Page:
The Enemy Within

Donald Trump obsesses over threats from without. It’s the useful idiots in our midst who pose the bigger threat.

Donald Trump speaks at a news conference on Feb. 15 in Hanahan, South Carolina.

Spencer Platt/Getty Images

Donald Trump says he’ll protect America by keeping bad people out. In a TV ad, he paints a grim picture of a Hillary Clinton presidency: “Syrian refugees flood in. Illegal immigrants convicted of committing crimes get to stay. … Our border open.” If Trump wins, the ad promises a better future: “America is secure. Terrorists and dangerous criminals kept out. The border secured. Our families safe.”

It’s natural to think of safety this way, especially when you’re a small child. You’re safe in your home with Mom and Dad. The bad guys are outside. Lock the door. But as you grow up, you learn that bad things can happen within. You can accidentally start a fire. Your parents can get cancer. Someone in your family can get hooked on alcohol or drugs.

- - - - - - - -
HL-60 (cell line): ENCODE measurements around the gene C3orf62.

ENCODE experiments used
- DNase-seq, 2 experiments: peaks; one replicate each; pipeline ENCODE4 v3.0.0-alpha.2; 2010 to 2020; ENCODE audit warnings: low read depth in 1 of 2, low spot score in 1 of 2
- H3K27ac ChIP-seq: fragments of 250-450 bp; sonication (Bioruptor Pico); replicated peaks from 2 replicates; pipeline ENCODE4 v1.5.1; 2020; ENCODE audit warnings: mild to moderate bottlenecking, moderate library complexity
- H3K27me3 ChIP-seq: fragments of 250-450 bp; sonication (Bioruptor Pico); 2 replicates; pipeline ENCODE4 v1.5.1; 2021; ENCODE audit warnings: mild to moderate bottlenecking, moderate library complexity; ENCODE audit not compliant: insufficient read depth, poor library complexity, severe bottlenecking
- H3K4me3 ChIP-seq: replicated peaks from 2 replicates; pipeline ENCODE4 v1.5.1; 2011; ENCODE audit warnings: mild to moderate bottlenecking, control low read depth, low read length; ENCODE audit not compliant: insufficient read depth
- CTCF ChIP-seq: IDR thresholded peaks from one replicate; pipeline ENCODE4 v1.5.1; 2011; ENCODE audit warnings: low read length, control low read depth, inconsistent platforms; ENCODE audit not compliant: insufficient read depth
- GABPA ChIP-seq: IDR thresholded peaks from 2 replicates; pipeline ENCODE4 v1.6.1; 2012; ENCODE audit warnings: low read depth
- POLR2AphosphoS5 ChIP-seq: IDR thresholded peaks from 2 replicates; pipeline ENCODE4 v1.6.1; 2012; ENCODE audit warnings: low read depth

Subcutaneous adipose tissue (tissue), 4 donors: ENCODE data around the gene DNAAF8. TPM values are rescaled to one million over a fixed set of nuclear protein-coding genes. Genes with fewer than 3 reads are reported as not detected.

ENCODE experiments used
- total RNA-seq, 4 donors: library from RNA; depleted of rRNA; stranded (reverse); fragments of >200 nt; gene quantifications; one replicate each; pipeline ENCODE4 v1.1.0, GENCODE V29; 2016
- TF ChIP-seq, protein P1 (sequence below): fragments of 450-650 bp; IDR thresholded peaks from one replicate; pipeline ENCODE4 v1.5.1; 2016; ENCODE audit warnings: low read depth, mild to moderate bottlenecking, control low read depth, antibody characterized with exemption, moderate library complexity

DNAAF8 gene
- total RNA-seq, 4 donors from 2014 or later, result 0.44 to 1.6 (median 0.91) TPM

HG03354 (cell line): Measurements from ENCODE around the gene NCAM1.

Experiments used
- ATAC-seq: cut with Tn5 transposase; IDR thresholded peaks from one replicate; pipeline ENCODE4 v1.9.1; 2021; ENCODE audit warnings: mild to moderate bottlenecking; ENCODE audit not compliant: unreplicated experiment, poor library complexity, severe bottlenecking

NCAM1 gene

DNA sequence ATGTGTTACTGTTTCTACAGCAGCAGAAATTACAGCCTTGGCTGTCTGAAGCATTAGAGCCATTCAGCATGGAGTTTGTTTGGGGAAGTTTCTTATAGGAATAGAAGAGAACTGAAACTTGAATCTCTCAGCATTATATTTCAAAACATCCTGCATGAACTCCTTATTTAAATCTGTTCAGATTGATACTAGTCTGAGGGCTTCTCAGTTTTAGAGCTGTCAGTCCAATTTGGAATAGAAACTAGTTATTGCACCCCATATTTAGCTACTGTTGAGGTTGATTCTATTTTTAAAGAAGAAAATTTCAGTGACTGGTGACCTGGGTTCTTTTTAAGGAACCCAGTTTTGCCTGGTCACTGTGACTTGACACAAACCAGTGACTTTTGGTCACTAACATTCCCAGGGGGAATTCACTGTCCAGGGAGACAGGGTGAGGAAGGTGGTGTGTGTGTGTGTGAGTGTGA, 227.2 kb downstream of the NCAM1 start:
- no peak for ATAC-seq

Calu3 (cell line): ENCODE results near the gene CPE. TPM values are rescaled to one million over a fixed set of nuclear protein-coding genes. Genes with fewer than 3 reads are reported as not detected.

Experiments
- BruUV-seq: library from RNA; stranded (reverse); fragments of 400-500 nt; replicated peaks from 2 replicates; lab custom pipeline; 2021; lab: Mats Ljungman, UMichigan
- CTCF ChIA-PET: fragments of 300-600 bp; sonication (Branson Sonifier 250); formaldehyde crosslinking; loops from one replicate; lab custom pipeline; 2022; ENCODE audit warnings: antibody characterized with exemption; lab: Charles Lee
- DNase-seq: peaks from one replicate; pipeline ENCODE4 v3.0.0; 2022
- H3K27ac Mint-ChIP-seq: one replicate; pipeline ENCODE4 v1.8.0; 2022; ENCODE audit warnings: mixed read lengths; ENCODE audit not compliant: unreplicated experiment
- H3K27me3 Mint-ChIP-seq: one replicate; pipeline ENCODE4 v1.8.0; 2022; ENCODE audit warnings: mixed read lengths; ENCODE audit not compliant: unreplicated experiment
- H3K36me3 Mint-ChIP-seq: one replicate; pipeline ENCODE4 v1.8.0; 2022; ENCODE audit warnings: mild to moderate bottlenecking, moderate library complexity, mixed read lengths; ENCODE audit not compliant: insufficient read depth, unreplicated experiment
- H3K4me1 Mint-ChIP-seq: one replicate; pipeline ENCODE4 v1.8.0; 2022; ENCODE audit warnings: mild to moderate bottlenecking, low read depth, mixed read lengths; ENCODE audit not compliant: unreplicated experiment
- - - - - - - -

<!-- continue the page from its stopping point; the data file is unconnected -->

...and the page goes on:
The same thing happens in countries. Threats from abroad are usually obvious. Threats from within aren’t. Trump has never absorbed this lesson. He ignores the fact that native-born Americans are, if anything, more likely to commit crimes than immigrants are. He fixates on the possibility of ISIS operatives in the refugee population, failing to grapple with the more serious problem of ISIS-inspired attacks by native-born Americans. He demands “extreme vetting” of Muslims to protect the Constitution, obscuring the greater threat that he, as president, would pose to civil liberties. The peril to our way of life isn’t coming from Mexico or Syria. It’s coming from Trump.